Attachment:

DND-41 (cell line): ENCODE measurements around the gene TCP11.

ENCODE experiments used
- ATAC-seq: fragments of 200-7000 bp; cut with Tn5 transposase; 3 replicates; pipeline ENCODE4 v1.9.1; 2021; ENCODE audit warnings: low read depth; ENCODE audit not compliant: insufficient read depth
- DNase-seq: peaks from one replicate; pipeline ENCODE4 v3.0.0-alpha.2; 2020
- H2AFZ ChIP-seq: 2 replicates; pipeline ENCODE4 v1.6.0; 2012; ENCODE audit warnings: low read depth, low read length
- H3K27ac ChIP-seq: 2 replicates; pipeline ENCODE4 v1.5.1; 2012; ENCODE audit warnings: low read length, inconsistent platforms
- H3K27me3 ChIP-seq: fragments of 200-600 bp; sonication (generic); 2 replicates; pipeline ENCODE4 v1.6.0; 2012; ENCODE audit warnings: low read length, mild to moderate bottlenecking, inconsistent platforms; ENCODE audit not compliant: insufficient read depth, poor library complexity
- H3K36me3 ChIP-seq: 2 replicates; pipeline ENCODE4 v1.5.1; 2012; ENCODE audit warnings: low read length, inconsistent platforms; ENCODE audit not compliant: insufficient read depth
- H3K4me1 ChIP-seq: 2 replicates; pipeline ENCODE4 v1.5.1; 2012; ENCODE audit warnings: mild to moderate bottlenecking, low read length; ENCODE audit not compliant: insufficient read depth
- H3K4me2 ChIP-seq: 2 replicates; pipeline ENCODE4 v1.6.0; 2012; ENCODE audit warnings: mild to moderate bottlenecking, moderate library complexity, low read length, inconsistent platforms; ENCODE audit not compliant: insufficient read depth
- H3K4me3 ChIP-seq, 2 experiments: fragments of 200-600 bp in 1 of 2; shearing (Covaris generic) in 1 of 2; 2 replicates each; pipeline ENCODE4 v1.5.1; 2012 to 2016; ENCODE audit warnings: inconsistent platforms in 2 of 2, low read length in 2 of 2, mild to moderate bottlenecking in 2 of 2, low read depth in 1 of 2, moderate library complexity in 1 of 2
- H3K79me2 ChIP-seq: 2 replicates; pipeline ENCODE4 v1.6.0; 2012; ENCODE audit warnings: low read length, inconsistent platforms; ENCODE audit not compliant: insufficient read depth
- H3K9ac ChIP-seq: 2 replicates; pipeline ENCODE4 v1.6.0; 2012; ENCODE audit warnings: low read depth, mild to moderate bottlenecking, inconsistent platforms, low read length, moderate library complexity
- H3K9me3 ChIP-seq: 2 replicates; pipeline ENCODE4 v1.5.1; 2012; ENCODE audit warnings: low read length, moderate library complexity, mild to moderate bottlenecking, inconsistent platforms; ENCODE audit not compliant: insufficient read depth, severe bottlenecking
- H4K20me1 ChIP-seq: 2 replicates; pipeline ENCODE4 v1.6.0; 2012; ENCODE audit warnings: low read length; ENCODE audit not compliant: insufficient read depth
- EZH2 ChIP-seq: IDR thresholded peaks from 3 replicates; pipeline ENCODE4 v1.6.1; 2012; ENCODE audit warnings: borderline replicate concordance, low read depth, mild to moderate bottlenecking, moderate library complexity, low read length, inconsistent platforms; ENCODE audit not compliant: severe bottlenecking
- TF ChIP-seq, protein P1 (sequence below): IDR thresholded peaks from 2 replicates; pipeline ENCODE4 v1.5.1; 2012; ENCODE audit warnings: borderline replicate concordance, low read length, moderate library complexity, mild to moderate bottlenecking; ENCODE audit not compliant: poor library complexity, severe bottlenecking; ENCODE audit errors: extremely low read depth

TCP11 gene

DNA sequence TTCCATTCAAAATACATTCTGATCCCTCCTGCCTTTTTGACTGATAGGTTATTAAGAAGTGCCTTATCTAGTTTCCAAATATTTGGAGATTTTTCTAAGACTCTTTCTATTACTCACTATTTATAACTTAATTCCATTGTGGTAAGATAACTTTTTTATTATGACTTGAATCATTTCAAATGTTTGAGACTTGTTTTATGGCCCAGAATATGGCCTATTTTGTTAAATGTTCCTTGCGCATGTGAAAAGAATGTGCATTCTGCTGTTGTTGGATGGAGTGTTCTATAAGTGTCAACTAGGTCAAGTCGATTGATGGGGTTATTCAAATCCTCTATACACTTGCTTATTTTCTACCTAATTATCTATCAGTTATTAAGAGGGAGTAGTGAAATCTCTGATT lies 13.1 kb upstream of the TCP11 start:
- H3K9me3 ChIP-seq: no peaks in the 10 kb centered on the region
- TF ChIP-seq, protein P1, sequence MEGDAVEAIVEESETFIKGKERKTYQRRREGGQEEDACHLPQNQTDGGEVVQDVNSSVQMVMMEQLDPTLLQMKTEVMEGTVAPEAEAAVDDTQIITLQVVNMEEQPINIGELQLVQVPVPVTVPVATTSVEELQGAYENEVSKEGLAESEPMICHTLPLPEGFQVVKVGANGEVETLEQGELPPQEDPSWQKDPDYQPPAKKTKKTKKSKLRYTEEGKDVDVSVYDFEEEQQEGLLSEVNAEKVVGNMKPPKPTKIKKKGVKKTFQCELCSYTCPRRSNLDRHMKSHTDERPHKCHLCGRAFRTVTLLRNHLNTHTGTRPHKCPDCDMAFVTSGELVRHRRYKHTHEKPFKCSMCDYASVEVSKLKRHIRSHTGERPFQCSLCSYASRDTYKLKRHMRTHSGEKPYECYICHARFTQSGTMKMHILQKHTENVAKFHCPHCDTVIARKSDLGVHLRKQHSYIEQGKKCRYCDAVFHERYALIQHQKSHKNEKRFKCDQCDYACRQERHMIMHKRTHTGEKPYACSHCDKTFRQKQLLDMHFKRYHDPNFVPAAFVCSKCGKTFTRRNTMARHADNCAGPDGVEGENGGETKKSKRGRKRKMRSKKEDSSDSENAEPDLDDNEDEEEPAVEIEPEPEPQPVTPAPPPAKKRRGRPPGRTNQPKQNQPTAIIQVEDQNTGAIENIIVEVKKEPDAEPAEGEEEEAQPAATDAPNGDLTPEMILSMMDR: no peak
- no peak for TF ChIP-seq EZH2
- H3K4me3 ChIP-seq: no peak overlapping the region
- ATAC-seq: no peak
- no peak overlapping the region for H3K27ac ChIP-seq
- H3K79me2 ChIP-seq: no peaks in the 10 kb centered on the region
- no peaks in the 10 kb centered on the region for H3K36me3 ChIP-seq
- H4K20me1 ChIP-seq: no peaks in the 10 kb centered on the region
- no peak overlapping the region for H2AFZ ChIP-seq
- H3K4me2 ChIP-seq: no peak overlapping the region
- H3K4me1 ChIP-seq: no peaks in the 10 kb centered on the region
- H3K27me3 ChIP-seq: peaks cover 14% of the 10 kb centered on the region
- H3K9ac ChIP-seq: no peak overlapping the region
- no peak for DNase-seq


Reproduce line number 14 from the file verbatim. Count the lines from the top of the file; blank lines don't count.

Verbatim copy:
- H3K9me3 ChIP-seq: 2 replicates; pipeline ENCODE4 v1.5.1; 2012; ENCODE audit warnings: low read length, moderate library complexity, mild to moderate bottlenecking, inconsistent platforms; ENCODE audit not compliant: insufficient read depth, severe bottlenecking